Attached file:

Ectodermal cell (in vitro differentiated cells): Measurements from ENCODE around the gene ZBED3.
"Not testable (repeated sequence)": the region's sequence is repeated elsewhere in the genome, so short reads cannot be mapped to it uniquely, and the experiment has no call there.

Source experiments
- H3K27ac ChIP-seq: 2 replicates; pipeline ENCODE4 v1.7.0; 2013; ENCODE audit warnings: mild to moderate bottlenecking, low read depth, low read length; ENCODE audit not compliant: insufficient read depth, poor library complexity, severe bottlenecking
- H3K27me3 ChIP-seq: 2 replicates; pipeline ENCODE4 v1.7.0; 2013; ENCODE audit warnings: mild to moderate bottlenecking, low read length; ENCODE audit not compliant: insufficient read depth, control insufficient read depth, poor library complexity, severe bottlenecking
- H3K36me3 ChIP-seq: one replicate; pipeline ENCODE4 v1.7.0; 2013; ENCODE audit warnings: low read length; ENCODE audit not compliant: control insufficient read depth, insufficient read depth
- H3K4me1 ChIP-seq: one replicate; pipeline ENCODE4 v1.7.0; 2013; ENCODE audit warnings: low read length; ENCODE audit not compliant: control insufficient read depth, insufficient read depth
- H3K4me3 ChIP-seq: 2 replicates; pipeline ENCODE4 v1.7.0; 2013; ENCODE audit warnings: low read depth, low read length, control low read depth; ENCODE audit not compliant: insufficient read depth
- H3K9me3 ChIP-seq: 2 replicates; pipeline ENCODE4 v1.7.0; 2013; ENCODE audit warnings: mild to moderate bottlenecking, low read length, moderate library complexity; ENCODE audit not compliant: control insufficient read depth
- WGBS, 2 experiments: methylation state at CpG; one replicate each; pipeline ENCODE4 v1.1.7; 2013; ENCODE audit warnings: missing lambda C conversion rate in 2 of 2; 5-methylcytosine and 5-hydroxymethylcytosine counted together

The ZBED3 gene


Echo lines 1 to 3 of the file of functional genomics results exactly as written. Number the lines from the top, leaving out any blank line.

Ectodermal cell (in vitro differentiated cells): Measurements from ENCODE around the gene ZBED3.
"Not testable (repeated sequence)": the region's sequence is repeated elsewhere in the genome, so short reads cannot be mapped to it uniquely, and the experiment has no call there.

Source experiments